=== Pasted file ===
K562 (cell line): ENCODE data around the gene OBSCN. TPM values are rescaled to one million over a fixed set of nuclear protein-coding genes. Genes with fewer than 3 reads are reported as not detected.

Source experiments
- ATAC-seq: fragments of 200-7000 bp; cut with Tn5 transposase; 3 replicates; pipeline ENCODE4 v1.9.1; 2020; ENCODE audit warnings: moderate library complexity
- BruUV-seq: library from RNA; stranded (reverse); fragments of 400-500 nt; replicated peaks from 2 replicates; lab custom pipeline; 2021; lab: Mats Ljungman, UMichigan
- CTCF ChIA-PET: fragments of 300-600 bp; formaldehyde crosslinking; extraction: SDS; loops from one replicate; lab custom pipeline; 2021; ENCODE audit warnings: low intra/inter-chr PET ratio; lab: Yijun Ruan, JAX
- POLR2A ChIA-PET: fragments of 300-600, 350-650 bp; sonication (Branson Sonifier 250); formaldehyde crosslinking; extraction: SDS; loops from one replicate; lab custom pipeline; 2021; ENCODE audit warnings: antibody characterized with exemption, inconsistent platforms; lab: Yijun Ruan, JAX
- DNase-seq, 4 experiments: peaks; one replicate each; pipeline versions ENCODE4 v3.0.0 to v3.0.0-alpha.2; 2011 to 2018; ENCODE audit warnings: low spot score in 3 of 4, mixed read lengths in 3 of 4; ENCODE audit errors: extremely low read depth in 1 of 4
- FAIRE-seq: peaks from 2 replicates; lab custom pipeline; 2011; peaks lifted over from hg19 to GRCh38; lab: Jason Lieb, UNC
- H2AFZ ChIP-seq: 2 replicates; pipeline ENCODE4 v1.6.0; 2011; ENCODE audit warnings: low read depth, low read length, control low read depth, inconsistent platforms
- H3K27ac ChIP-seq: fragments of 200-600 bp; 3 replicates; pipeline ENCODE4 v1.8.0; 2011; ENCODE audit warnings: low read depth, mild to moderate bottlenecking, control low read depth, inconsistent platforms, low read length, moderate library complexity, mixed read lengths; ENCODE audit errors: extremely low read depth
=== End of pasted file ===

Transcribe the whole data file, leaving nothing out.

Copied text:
K562 (cell line): ENCODE data around the gene OBSCN. TPM values are rescaled to one million over a fixed set of nuclear protein-coding genes. Genes with fewer than 3 reads are reported as not detected.

Source experiments
- ATAC-seq: fragments of 200-7000 bp; cut with Tn5 transposase; 3 replicates; pipeline ENCODE4 v1.9.1; 2020; ENCODE audit warnings: moderate library complexity
- BruUV-seq: library from RNA; stranded (reverse); fragments of 400-500 nt; replicated peaks from 2 replicates; lab custom pipeline; 2021; lab: Mats Ljungman, UMichigan
- CTCF ChIA-PET: fragments of 300-600 bp; formaldehyde crosslinking; extraction: SDS; loops from one replicate; lab custom pipeline; 2021; ENCODE audit warnings: low intra/inter-chr PET ratio; lab: Yijun Ruan, JAX
- POLR2A ChIA-PET: fragments of 300-600, 350-650 bp; sonication (Branson Sonifier 250); formaldehyde crosslinking; extraction: SDS; loops from one replicate; lab custom pipeline; 2021; ENCODE audit warnings: antibody characterized with exemption, inconsistent platforms; lab: Yijun Ruan, JAX
- DNase-seq, 4 experiments: peaks; one replicate each; pipeline versions ENCODE4 v3.0.0 to v3.0.0-alpha.2; 2011 to 2018; ENCODE audit warnings: low spot score in 3 of 4, mixed read lengths in 3 of 4; ENCODE audit errors: extremely low read depth in 1 of 4
- FAIRE-seq: peaks from 2 replicates; lab custom pipeline; 2011; peaks lifted over from hg19 to GRCh38; lab: Jason Lieb, UNC
- H2AFZ ChIP-seq: 2 replicates; pipeline ENCODE4 v1.6.0; 2011; ENCODE audit warnings: low read depth, low read length, control low read depth, inconsistent platforms
- H3K27ac ChIP-seq: fragments of 200-600 bp; 3 replicates; pipeline ENCODE4 v1.8.0; 2011; ENCODE audit warnings: low read depth, mild to moderate bottlenecking, control low read depth, inconsistent platforms, low read length, moderate library complexity, mixed read lengths; ENCODE audit errors: extremely low read depth